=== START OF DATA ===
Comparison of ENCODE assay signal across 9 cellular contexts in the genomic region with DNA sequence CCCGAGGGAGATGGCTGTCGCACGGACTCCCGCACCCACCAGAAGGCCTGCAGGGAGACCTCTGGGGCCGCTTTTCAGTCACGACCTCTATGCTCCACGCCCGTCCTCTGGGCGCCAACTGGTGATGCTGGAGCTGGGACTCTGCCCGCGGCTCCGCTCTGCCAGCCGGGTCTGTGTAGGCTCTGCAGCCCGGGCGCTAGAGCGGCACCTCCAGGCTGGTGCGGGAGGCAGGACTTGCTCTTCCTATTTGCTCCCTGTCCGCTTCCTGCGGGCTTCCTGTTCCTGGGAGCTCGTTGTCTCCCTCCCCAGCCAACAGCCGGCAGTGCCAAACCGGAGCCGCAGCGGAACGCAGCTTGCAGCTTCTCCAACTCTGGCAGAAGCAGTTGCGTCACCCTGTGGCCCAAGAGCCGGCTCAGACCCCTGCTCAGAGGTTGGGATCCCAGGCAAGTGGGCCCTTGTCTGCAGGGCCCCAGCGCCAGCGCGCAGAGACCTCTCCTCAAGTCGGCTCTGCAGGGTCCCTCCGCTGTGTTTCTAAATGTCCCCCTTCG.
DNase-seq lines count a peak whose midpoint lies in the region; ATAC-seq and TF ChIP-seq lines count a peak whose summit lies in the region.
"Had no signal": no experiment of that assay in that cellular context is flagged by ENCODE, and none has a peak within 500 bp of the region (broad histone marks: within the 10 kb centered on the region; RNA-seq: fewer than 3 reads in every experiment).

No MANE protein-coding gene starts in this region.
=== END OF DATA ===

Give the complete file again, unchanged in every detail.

Comparison of ENCODE assay signal across 9 cellular contexts in the genomic region with DNA sequence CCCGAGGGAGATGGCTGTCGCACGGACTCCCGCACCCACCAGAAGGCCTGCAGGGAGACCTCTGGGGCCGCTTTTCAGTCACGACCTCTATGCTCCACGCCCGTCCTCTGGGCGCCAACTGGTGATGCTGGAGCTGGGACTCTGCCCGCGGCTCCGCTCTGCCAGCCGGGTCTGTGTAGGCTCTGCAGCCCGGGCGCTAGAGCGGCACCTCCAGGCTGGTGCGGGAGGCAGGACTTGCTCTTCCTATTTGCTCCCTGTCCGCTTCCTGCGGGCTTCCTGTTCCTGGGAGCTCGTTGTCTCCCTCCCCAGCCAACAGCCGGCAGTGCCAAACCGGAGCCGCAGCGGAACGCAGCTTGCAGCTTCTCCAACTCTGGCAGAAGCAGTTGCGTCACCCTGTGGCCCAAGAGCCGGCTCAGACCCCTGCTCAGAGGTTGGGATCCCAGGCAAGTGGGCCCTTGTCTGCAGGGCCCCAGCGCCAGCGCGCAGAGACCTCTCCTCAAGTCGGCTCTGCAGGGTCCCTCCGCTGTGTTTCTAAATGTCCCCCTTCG.
DNase-seq lines count a peak whose midpoint lies in the region; ATAC-seq and TF ChIP-seq lines count a peak whose summit lies in the region.
"Had no signal": no experiment of that assay in that cellular context is flagged by ENCODE, and none has a peak within 500 bp of the region (broad histone marks: within the 10 kb centered on the region; RNA-seq: fewer than 3 reads in every experiment).

No MANE protein-coding gene starts in this region.